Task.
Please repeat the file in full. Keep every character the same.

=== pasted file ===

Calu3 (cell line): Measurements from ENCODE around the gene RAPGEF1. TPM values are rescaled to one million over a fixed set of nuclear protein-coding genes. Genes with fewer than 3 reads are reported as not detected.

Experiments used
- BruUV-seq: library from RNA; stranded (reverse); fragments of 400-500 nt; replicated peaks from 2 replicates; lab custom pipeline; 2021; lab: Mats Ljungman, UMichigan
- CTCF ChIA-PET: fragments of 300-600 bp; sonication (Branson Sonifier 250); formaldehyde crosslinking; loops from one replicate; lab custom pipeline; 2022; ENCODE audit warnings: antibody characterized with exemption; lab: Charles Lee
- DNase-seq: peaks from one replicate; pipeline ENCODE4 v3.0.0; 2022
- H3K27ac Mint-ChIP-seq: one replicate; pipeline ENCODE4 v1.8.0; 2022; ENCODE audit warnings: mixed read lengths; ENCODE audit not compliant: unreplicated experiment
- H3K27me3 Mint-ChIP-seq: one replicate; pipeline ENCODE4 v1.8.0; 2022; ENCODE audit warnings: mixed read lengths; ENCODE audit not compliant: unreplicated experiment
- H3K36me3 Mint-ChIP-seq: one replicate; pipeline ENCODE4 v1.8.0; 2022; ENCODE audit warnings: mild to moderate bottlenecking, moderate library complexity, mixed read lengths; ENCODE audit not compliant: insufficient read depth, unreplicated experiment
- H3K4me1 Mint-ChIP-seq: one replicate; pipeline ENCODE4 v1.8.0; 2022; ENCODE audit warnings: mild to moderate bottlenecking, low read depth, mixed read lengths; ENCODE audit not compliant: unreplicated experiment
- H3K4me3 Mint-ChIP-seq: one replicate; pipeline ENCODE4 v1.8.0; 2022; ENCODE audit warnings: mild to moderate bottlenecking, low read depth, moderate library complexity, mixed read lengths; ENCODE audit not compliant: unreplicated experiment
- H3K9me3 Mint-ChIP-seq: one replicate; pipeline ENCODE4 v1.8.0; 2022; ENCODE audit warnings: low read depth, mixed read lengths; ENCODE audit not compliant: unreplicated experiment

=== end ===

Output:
Calu3 (cell line): Measurements from ENCODE around the gene RAPGEF1. TPM values are rescaled to one million over a fixed set of nuclear protein-coding genes. Genes with fewer than 3 reads are reported as not detected.

Experiments used
- BruUV-seq: library from RNA; stranded (reverse); fragments of 400-500 nt; replicated peaks from 2 replicates; lab custom pipeline; 2021; lab: Mats Ljungman, UMichigan
- CTCF ChIA-PET: fragments of 300-600 bp; sonication (Branson Sonifier 250); formaldehyde crosslinking; loops from one replicate; lab custom pipeline; 2022; ENCODE audit warnings: antibody characterized with exemption; lab: Charles Lee
- DNase-seq: peaks from one replicate; pipeline ENCODE4 v3.0.0; 2022
- H3K27ac Mint-ChIP-seq: one replicate; pipeline ENCODE4 v1.8.0; 2022; ENCODE audit warnings: mixed read lengths; ENCODE audit not compliant: unreplicated experiment
- H3K27me3 Mint-ChIP-seq: one replicate; pipeline ENCODE4 v1.8.0; 2022; ENCODE audit warnings: mixed read lengths; ENCODE audit not compliant: unreplicated experiment
- H3K36me3 Mint-ChIP-seq: one replicate; pipeline ENCODE4 v1.8.0; 2022; ENCODE audit warnings: mild to moderate bottlenecking, moderate library complexity, mixed read lengths; ENCODE audit not compliant: insufficient read depth, unreplicated experiment
- H3K4me1 Mint-ChIP-seq: one replicate; pipeline ENCODE4 v1.8.0; 2022; ENCODE audit warnings: mild to moderate bottlenecking, low read depth, mixed read lengths; ENCODE audit not compliant: unreplicated experiment
- H3K4me3 Mint-ChIP-seq: one replicate; pipeline ENCODE4 v1.8.0; 2022; ENCODE audit warnings: mild to moderate bottlenecking, low read depth, moderate library complexity, mixed read lengths; ENCODE audit not compliant: unreplicated experiment
- H3K9me3 Mint-ChIP-seq: one replicate; pipeline ENCODE4 v1.8.0; 2022; ENCODE audit warnings: low read depth, mixed read lengths; ENCODE audit not compliant: unreplicated experiment